The Best Batman Era Is One You'd Never Suspect

4. Morrison's Batman Reappraises A Forgotten Lifetime

Batman Black Glove
DC Comics

Grant Morrison's journey with Batman started in 2006, and would conclude seven years later in the pages of Batman Incorporated. Throughout, Morrison was dedicated to deconstructing the inner workings of the character, the legacy of the mantle, and the dichotomy between Batman and Robin. That last aspect is especially important, because while other writers often pushed the relationship between Bruce Wayne and his ward into the background, Morrison venerated it and made that partnership a guiding force in their overarching story, irrespective of who was donning the respective cape and cowls of the Dark Knight and the Boy Wonder.

It wasn't just a story about Batman - it was a story about the history of being Batman.

In part, Morrison's understanding of the character's history is what makes their interpretation so gripping. There are little flavours of all the past Batmen to have graced DC's pages throughout the years, whether that be what the writer referred to as the "hairy chested love god" of O'Neil and Adams' series, or the "snarling, paranoid soldier of the ‘90s." Morrison was motivated by that history to tell something grand, and it's what transformed what was initially meant to be a fifteen-issue mini series into the character-defining run we're talking about today.

batman rip zur en arrh
DC Comics

"I became fascinated by the idea that every Batman story was in some way true and biographical," Morrison said to DC in 2013. "By taking his entire publishing history as the story of his life, I was able to approach Batman from a different angle and the multifaceted character that was revealed became the subject of my story."

Indeed, it was this idea that made Morrison's Caped Crusader so captivating. Previously forgotten elements from the Silver Age were reintroduced and reappraised, and yet in a way that blended with the character's modern incarnation. It was inspired - at times a little discombobulating - but it distinguished Morrison's interpretation all the same.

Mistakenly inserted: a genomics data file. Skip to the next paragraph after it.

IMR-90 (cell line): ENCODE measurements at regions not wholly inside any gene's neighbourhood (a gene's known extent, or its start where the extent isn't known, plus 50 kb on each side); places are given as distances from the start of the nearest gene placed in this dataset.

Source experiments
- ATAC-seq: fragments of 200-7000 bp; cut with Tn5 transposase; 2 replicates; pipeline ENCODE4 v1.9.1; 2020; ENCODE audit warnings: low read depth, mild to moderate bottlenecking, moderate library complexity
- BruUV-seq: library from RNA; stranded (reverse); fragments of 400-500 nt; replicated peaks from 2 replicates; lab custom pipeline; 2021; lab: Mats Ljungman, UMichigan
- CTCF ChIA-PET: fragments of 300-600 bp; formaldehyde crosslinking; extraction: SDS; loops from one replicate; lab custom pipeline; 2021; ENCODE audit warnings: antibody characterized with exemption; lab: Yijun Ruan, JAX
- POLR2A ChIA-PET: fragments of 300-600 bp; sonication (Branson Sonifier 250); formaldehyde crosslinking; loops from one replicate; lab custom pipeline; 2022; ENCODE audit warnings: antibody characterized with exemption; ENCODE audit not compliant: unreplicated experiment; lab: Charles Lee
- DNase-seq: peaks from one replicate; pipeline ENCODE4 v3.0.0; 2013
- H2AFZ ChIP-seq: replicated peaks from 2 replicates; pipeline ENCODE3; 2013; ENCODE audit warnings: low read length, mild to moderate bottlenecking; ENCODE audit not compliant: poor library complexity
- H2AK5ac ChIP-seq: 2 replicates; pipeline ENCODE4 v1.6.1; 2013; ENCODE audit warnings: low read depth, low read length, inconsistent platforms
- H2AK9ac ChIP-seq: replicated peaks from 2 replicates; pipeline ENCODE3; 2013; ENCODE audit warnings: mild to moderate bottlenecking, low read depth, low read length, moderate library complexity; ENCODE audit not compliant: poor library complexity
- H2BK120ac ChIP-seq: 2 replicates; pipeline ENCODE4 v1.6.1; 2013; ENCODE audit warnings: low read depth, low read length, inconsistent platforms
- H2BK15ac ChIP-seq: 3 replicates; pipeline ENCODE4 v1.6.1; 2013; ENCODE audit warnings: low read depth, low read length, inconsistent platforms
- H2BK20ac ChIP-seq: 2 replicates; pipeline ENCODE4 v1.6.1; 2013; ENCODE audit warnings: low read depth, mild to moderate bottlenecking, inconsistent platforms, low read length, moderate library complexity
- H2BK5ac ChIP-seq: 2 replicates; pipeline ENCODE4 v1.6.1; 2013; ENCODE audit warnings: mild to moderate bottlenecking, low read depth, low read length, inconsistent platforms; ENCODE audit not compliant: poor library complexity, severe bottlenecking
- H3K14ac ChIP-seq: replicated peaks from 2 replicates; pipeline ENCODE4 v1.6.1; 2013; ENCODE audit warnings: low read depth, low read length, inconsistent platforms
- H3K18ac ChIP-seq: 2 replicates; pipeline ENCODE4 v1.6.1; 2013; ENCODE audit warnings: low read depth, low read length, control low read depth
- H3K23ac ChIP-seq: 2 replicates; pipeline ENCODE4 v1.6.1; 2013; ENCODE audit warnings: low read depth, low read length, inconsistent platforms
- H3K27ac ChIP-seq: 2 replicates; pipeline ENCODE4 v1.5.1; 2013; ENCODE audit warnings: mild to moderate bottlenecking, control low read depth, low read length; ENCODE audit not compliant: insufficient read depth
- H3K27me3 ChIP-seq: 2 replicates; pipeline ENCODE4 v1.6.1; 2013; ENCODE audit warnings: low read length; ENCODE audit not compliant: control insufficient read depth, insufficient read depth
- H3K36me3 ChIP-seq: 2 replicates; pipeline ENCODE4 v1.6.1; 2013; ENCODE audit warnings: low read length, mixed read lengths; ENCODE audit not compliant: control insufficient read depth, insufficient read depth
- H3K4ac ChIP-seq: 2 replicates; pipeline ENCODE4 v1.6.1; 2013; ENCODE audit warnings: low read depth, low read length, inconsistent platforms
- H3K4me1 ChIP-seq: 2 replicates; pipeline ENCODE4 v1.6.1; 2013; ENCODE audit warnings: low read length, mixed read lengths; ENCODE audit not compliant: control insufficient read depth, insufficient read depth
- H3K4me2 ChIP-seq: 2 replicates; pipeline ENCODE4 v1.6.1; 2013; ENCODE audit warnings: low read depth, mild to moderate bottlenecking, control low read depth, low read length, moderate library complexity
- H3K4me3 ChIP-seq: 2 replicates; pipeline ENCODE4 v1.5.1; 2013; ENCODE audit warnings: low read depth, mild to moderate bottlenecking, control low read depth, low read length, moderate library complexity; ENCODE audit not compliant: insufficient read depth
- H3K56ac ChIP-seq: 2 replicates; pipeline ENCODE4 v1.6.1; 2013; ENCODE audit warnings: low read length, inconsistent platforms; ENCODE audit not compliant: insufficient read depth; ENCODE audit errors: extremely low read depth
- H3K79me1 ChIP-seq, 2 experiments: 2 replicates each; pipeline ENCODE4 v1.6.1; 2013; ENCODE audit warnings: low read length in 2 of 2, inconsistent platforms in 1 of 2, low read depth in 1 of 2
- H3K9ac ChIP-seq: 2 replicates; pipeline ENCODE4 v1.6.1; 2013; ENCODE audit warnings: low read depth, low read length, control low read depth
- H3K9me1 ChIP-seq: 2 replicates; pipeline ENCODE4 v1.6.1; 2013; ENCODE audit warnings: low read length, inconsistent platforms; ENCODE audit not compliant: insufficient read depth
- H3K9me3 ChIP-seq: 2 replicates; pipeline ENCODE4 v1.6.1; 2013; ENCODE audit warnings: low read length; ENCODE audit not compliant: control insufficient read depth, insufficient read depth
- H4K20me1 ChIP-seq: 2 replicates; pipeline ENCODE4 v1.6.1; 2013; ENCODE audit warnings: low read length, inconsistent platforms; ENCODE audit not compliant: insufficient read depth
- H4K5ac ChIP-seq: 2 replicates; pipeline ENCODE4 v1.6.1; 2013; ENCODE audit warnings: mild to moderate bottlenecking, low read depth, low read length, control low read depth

Of course, as with any good Batman story, Morrison wove an engrossing mystery. Starting with the introduction of Damian Wayne and the Black Glove, before concluding in the seminal Batman RIP, Morrison brought Bruce Wayne to the brink of defeat... and then pushed him over. Never did the Dark Knight give up, and so it was fitting that his final sacrifice came in Final Crisis, firing the radion bullet that would ultimately fell Darkseid and save the universe from his dominion.

But this wasn't where the story would end. This was all merely the first chapter, and while what followed bore all the trappings of a new beginning, with Bruce dead and a Battle for the Cowl swiftly following, Morrison still took the opportunity to analyse what it meant to be Batman in a whole new way.

Content Producer/Presenter
Content Producer/Presenter

Resident movie guy at WhatCulture who used to be Comics Editor. Thinks John Carpenter is the best. Likes Hellboy a lot. Can usually be found talking about Dad Movies on his Twitter at @EwanRuinsThings.